Now in total there are five islands or parks that the game will ask you to build or save through its campaign. To unlock the next island and park you have to make the current one a success through making money and keeping guests happy and by completing critical missions given by the three Sections of the park consisting of Science, Entertainment and Security. These range from collecting a particular fossil and completing a species genome to making a certain amount of profit per hour and number of guests in the park. The only missions I had an issue with were from the Security section which at times made the request that I put two types of dinosaurs to fight against each other so they could monitor the results. This is the darker side of the game and one which I never really enjoyed but understood that just like in the films, this is a part of the Jurassic Park lore to an extent. That said getting access to another island is achievable without completing all the main story missions but for completionists this will be an aspect to consider.
Once you have the option to move to the next island you will give given the choice to go there immediately or to remain to finish things off or to improve that park. What did come as a lovely surprise is how every park is connected in that even after you have moved on, that park remains open. This comes most into play when it comes to researching new upgrades for the park and dinosaur DNA as it requires multiple Research centres at each park for example, in order to unlock the more advanced upgrades which means the more parks you have open, the more you can upgrade the parks with options for both the science and the guest sides. A nice tip is that when you do open the next island park; make sure you go back to a previous island which may have more spendable money as you can still do the research at the previous islands that will then become available to all the parks.
Each new island will offer new challenges such as tropical storms that can damage buildings and more advanced requirements such as guest needs and the missions each section will request you complete. I can spend hours just managing a single park until it gets that five star rating before moving on but then to find myself returning to an earlier park to make improvements to them even though I have already moved on. There is a real thrill to creating a dinosaur and watching the cut-scene as they are released and also some sadness when one of your original dinosaurs dies of old age. The panic when a carnivore dinosaur breaks free and you rush to get the emergency shelters open to protect the guests as you send an ACU in to tranq the dinosaur only to then have the guilt when it gobbles up a couple of guests. So many things have to managed and events that have to be prepared for that this feels like a genuine job to do and that is perfectly fine with me.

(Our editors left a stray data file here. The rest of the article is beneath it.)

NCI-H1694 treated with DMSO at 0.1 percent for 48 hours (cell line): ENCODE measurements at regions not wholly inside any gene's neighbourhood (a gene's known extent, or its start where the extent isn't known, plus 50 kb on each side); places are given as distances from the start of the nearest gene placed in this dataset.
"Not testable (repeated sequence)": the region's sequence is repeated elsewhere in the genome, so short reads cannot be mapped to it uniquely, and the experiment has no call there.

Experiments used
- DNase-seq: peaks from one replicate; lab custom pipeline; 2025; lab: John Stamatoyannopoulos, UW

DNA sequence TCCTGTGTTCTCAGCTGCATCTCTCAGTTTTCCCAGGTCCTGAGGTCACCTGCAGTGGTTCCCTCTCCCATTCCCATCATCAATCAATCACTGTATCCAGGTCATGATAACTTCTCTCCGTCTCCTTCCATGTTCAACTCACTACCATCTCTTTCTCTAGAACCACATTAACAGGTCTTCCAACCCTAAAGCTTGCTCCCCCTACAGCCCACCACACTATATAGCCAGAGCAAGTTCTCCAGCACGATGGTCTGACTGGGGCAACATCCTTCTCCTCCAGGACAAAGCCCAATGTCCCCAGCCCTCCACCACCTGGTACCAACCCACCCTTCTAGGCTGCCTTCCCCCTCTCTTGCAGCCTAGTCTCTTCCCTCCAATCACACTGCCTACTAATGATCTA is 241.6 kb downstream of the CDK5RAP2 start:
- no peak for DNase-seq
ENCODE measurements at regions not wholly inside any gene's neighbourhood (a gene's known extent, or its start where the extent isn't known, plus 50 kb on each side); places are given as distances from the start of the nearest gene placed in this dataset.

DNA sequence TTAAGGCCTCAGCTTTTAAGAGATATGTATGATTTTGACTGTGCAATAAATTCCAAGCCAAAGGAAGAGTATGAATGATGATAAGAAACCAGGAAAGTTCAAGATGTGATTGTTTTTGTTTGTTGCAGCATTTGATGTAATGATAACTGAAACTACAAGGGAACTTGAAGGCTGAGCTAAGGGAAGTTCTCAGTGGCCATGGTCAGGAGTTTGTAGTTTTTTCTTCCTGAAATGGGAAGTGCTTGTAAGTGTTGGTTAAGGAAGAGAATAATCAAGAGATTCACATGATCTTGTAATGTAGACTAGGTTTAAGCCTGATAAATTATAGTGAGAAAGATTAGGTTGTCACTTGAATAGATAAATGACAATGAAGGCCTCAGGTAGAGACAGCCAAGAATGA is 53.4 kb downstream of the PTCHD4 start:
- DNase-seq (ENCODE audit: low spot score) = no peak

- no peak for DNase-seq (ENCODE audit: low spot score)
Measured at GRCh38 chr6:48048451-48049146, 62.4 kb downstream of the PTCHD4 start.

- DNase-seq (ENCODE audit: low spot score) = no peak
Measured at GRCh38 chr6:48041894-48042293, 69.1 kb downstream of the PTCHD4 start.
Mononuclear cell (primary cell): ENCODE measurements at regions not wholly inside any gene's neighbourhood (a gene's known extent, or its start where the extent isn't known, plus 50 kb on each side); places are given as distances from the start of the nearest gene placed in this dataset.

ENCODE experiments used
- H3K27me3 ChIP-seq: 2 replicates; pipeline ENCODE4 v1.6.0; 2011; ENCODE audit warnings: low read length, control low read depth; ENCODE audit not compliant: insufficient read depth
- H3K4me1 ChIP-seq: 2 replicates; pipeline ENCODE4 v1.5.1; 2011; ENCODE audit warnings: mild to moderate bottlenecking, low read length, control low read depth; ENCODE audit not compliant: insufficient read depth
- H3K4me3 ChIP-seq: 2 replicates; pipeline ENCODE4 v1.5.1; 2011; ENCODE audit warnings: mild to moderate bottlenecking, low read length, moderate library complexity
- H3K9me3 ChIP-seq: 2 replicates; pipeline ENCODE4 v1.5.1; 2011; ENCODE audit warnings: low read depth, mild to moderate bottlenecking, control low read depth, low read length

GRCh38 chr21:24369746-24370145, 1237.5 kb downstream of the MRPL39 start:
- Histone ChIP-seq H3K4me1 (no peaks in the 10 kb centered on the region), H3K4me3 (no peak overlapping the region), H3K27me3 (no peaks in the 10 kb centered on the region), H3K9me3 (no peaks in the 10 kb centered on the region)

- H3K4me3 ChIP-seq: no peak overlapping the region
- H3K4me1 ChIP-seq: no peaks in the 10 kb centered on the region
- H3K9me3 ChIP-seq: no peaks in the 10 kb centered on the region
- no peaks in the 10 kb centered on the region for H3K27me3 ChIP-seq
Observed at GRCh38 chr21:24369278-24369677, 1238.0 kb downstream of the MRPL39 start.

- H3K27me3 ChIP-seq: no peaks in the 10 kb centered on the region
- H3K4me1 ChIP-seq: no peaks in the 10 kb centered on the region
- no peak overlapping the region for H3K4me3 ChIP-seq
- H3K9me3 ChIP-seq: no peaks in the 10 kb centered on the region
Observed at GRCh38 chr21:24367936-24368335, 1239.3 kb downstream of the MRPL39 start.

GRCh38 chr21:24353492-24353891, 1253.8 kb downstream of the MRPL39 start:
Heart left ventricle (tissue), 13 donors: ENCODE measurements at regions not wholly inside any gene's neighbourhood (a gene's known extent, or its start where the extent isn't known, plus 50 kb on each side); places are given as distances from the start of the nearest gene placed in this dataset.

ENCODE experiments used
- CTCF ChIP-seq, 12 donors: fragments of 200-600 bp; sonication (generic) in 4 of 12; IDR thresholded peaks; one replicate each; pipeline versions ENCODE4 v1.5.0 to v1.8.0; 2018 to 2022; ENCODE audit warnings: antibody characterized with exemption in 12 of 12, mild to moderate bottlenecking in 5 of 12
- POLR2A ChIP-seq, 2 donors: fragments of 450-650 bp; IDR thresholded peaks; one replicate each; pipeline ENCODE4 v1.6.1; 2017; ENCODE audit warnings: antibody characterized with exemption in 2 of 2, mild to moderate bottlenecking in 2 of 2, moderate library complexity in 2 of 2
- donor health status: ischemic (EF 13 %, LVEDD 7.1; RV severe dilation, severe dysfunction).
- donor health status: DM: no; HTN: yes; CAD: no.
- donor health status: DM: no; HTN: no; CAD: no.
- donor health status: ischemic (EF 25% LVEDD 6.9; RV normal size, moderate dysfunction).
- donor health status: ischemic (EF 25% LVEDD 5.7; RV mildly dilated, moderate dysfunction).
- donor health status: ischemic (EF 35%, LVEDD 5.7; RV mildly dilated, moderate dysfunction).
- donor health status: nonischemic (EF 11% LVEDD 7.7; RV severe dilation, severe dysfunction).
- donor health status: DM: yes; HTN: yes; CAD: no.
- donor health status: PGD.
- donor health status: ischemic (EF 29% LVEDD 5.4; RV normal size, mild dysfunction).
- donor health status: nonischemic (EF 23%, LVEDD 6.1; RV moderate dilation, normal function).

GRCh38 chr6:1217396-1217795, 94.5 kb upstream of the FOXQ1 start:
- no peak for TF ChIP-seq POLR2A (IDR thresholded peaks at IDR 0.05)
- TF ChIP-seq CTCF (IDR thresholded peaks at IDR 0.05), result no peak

Having played and really enjoyed Aven Colony, another building game which had a control system that worked superbly well with the controller and I can say that and no pun intended, but Jurassic World Evolution evolves that to the next level with a user interface so slick and responsive that moving around the park is really fluid not to mention the genius short cuts with the controller bumpers servers as quick access to the Rangers and ACU teams which believe me you will celebrate the first time a dino breaks a fence and makes a run for it. The really impressive thing is the engine that delivers amazing visuals with lovely construction animations for all the building and dinosaur movement animations and unlike other similar games such as Aven Colony; I never suffered slow down when after working on a park for over four straight hours. Even the biggest parks I had with dozens of dinosaurs in there and thousands of guests with monorails running throughout the park never suffered stuttering or slow down at all. It is an impressive game throughout and with a clever save system means you can spend as much or as little time you can playing making this a real gem to drop in and out of.
Jurassic World Evolution is the best franchise experience yet in a video game and it delivers everything you would want from it. Whilst some may find the micro-management side a little OTT perhaps which could slow down the “PUT ALL THE DINOSAURS IN THERE” temptation, for me it delivers a sensible and well thought out game experience for this genre not seen in other games especially on console. This is perhaps a tough experience for the younger fan but it is a fully enjoyable building game that highlights everything you would want as a fan of the Jurassic Park franchise.
The very moment you release your first T-Rex and to hear it roar to let every other dinosaur and human in the park that it is still the king of the dinosaurs in everyway is a real goosebump moment, and one of many this game can provide as the more time you invest to it the more epic the whole experience becomes. Not just a must have for fans of the films but a must have for any fan of building and management games.